Issue 7

LifeForce Yoga® for Depression Research & News

From Amy Weintraub, MFA, E-RYT (500),

author, Yoga for Depression (Broadway Books)

Dear Friends, Colleagues & Students,

“The spiritual is a sense of union with the Ground of our Being, a precious sense of our connectedness. Spirituality is the glorious destination that the train of religion is bound for… When we mistake the train for the destination, we are liable to keep riding around in circles.”

–Joan Borysenko, Ph.D., , A Woman’s Journey to God

Message from Amy:

What I love about Yoga is that you don’t have to believe anything to feel yourself deeply and intimately connected to the Ground of Your Being, that vast ocean of healing energy that is eternally available to us all. Whether you call this energy Purusha or Jesus or Hashem or Allah or Prana or Chi or Self or No-Self, when you step onto your mat and begin a practice to clear the space, you invite this energy to awaken within and to pour through you from without–there is no separation.

Blessings and welcome to the 7th issue of LifeForce Yoga® for Depression News! In this issue, you’ll find a practice suggestion for accessing your own inner reservoir of peace, current research and news with a bit of commentary, reviews of a few tools—new books, CD’s, and DVD’s you may find useful in supporting your practice, and my current schedule of workshops and trainings.

In this Issue:

Practice

Research

News

Schedule of Workshops & Trainings

Reviews

Resources

PRACTICE: For Inner Peace

This is a simple practice that awakens your own inner peace. It combines a yogic breath retention (kumbhaka) with a visualization (bhavana) and a calming tone (mantra). We’ll use the mantra “shanti,” the Sanskrit word for peace. The word itself, with it’s “sh” sound and it’s “ah” sound, is soothing. Previous research has shown that long retention of the breath is calming to the sympathetic nervous system, so in this practice we’ll be holding the breath for a count of 16. If this count feels too long for you, listen to your body and release sooner than that.

Please sit in a comfortable position with your spine erect. To prepare for this practice, let’s do a contracting and releasing exercise first. Take a deep breath and tense the muscles in your face, your belly, and your buttocks. Make fists of your hands and draw your shoulders towards your ears. Hold the breath, squeezing the “to-do’s,” the judgments, the doubts—whatever is blocking the peaceful flow of energy through your system. Then let it go with a sigh. Do this several times, until you can breathe in a calm and relaxed way.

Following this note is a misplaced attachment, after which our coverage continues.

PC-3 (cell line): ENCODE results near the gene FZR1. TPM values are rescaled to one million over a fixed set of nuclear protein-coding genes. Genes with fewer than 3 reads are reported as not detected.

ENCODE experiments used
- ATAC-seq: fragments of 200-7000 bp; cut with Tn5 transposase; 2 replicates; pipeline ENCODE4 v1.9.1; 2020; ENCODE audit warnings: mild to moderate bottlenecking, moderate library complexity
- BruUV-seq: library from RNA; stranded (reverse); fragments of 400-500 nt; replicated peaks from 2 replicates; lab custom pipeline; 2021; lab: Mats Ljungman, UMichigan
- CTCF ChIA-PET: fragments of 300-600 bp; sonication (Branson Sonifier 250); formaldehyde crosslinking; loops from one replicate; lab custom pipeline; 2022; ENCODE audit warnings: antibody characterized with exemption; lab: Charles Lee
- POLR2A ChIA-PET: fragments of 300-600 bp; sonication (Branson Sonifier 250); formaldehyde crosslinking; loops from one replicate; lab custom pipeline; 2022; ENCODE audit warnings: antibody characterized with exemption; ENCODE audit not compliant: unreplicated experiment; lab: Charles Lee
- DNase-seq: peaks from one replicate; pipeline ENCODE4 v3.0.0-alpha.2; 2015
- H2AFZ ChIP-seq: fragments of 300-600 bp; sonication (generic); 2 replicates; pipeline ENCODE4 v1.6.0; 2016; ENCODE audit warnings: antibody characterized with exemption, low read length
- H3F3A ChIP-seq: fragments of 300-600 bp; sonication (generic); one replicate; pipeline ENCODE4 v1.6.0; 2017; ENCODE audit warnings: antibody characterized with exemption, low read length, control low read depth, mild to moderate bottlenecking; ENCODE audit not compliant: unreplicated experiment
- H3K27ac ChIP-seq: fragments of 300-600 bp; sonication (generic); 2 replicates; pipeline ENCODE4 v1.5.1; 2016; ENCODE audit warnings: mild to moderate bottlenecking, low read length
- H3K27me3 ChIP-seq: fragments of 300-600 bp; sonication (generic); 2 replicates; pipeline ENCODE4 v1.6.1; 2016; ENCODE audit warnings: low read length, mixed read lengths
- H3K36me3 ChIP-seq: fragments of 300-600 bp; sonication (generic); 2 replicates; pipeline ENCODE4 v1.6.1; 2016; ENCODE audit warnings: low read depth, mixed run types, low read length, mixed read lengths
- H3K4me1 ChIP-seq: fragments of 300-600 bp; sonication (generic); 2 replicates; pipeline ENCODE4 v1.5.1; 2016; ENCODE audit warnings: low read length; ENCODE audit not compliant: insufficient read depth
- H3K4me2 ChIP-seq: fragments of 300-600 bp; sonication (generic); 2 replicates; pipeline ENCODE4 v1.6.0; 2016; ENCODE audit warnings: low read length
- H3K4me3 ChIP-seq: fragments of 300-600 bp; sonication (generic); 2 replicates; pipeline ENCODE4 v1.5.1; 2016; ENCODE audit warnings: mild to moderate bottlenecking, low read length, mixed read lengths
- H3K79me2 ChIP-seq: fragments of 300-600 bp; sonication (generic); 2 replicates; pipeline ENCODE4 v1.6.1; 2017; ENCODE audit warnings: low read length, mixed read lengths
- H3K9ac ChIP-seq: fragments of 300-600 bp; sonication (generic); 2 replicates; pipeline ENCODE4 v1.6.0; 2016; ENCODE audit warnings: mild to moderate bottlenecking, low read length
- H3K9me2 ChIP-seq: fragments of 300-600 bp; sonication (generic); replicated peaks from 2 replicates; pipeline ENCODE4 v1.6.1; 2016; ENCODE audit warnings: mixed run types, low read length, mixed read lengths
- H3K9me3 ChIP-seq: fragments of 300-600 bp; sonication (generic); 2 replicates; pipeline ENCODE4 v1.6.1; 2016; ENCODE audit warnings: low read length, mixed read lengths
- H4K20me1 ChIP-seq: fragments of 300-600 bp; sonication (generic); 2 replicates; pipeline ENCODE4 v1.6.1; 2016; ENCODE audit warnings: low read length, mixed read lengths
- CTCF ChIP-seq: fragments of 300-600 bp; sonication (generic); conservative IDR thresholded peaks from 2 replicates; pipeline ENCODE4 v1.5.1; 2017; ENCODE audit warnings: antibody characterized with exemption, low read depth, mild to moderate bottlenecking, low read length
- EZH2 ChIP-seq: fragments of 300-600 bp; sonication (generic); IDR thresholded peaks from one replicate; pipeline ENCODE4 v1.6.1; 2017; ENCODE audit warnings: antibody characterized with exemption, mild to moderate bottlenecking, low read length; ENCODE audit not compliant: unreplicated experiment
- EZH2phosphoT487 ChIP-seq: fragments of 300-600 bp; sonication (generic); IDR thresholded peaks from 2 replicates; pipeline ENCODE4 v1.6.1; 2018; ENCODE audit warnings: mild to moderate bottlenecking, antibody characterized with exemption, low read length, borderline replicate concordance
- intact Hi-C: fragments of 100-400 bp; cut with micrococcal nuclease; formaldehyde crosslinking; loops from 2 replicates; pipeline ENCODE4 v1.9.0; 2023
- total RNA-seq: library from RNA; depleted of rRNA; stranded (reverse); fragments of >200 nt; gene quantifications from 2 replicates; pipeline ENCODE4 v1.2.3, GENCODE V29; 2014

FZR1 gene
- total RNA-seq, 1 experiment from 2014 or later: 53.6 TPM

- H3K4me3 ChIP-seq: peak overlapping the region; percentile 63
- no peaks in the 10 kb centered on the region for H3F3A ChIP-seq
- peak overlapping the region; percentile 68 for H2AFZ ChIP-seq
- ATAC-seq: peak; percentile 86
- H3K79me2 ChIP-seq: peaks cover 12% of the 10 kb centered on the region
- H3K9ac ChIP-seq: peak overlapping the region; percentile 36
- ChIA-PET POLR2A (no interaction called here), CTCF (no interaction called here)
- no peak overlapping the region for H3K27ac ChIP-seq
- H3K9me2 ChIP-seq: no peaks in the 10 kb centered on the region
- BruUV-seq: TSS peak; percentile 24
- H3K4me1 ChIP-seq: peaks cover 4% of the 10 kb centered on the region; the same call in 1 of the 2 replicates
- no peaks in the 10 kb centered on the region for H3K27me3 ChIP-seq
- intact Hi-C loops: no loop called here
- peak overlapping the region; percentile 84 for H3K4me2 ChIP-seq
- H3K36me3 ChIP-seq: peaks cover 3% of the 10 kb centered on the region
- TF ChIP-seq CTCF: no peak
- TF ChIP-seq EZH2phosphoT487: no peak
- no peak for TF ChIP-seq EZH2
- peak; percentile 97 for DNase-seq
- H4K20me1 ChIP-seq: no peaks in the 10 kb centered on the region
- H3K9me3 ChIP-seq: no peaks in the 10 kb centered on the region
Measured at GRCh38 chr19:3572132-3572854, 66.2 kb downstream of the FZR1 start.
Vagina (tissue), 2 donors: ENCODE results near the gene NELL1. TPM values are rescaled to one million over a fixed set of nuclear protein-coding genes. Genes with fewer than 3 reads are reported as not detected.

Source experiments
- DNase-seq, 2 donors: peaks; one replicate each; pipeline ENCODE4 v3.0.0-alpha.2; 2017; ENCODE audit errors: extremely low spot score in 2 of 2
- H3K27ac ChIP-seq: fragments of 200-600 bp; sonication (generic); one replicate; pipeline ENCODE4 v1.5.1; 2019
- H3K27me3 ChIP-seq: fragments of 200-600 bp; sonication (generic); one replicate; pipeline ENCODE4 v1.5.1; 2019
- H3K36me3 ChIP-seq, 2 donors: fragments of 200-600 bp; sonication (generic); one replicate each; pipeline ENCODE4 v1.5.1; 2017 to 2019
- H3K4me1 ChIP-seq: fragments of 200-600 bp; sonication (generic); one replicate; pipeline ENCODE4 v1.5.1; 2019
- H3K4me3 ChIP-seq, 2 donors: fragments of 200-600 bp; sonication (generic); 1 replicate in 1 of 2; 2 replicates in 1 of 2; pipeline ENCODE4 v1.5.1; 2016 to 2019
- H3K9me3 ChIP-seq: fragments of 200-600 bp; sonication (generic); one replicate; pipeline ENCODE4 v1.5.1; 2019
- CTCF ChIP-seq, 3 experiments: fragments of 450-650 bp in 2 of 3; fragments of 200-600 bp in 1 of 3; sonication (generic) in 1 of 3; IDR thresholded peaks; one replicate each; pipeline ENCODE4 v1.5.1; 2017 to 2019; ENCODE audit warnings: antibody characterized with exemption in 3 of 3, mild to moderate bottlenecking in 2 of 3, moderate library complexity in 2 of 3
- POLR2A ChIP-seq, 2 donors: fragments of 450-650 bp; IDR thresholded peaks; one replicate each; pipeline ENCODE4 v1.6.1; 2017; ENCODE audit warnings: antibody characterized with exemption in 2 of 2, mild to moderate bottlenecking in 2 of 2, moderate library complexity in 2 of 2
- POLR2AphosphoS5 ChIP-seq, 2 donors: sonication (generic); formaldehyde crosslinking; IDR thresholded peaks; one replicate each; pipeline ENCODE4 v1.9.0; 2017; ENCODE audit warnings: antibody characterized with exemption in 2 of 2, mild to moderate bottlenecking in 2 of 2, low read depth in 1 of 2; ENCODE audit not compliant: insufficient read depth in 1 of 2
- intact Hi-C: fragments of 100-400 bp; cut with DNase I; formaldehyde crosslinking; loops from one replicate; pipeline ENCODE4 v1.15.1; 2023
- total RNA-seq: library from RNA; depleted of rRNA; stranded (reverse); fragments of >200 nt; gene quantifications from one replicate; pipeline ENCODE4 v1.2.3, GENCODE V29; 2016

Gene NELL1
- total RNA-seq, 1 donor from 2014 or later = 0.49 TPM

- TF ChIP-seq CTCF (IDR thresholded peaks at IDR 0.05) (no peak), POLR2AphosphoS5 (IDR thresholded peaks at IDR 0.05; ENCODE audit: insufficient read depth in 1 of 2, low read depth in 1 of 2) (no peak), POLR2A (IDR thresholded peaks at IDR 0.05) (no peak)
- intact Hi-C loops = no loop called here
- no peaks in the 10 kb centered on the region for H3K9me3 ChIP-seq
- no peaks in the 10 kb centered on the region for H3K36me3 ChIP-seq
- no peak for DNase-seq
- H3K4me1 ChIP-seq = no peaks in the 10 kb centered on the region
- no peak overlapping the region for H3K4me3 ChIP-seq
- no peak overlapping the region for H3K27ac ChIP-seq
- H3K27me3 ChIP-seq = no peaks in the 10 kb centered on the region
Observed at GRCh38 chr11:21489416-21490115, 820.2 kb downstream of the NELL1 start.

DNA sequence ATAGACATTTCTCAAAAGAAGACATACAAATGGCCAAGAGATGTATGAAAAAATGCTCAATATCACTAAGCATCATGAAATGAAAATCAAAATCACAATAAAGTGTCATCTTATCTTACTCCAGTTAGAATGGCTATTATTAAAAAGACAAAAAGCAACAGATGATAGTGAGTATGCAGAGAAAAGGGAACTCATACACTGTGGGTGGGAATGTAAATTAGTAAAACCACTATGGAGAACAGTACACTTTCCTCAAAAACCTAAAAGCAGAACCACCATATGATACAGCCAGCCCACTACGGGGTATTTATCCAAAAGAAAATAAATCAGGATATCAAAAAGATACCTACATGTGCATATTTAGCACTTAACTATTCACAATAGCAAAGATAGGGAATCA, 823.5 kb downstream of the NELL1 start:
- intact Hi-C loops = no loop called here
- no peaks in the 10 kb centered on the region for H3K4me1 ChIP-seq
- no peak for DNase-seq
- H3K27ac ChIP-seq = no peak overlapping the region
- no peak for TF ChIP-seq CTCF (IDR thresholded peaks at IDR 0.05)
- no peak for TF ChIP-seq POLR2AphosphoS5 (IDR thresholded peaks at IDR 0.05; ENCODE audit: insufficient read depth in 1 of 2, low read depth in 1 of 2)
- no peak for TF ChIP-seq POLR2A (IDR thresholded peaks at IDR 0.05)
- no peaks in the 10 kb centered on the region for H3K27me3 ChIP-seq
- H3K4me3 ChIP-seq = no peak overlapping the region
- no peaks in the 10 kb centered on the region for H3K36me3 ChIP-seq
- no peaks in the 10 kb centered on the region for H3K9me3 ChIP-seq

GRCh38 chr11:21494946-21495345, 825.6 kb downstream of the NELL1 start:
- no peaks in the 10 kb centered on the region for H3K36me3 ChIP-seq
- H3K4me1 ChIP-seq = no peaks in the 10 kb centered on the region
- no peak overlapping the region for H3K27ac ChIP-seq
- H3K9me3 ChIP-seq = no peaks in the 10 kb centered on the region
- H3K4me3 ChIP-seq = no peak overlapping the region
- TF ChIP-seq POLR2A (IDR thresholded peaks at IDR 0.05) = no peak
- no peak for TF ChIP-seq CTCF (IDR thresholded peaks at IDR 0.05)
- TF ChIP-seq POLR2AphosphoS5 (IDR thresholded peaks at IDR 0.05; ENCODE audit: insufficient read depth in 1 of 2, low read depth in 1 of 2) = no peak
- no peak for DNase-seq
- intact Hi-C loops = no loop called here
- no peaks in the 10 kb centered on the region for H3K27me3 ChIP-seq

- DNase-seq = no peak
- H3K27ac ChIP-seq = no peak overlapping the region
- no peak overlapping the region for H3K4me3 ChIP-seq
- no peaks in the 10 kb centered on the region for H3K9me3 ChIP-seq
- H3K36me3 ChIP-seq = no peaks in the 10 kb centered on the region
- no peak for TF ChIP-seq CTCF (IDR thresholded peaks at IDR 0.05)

When you are breathing calmly and comfortably, bring into your mind an image or symbol for peace— maybe an image like a rose in full bloom or a still pond—whatever conjures peace in your mind. If an image doesn’t present itself, simply think the word “peace.”

When you have your image or your word, inhale for four counts, extending your arms in a circle in front of your heart. As you hold the breath for sixteen counts, imagine your image for peace cupped in your extended hands. If you wish, you may think the mantra “shanti.”

As you exhale for eight counts, say or chant “shanti” three times, drawing your image for peace into your heart by moving your hands to your heart, left hand crossed over the right.

Repeat the gesture, the breath retention, the visualization, and the mantra twelve times, and then sit for a few minutes. Is there any difference in this moment between the peace that surrounds you and the peace flowing through you?

RESEARCH/COMMENTARY

Catching up with the Yogis: a “new” Grief Therapy

In June, the Journal of the American Medical Association published a study (1) that compared “complicated grief therapy” with standard interpersonal grief therapy. The rate of positive response was more than twice as high for those receiving complicated grief therapy compared to the standard therapy.

What’s interesting about this finding, from a yogic point of view, is that the standard therapy “explores the patient’s relationship with the deceased person, emphasizing disputes, role transitions, and grief.” (2) On the other hand, “complicated grief therapy,” named for what it is meant to treat (3), involves a balanced procedure the study authors call a “dual process” in which patients concentrate alternately on adjusting to the loss and restoring a satisfying life.

This is a strategy that the ancient yogis understood. As Patanjali, the earliest codifier of yoga recommends in the Yoga Sutras: Where there are negative thoughts, substitute positive ones (vitarkah badhane pratipaksa bhavanam, II.33). What the study authors call a “dual process” that incorporates elements of cognitive therapy, is actually the essence of the “nondual” intervention used for all troubling emotions that psychologist, yogi, and author Richard Miller advocates, practices, and teaches, and which I learned from him and also use in LifeForce Yoga® Sessions and in the trainings I offer.

We strengthen the container, allowing more room for both grief and joy, when we practice yoga with an attitude of embracing it all, with awareness and without judgment. When we cultivate this kind of allowing, on the mat and off, by not only giving space to the painful, negative, unwholesome emotions we may feel, but also cultivating their opposites, we restore the balance of mind, necessary in recovering from grief and moving forward in our lives.

1 Shear K, et al. “Treatment of Complicated Grief: A Randomized Controlled Trial,” Journal of the American Medical Association (June 1, 2005) Vol. 293, No 21, pp. 2601-08.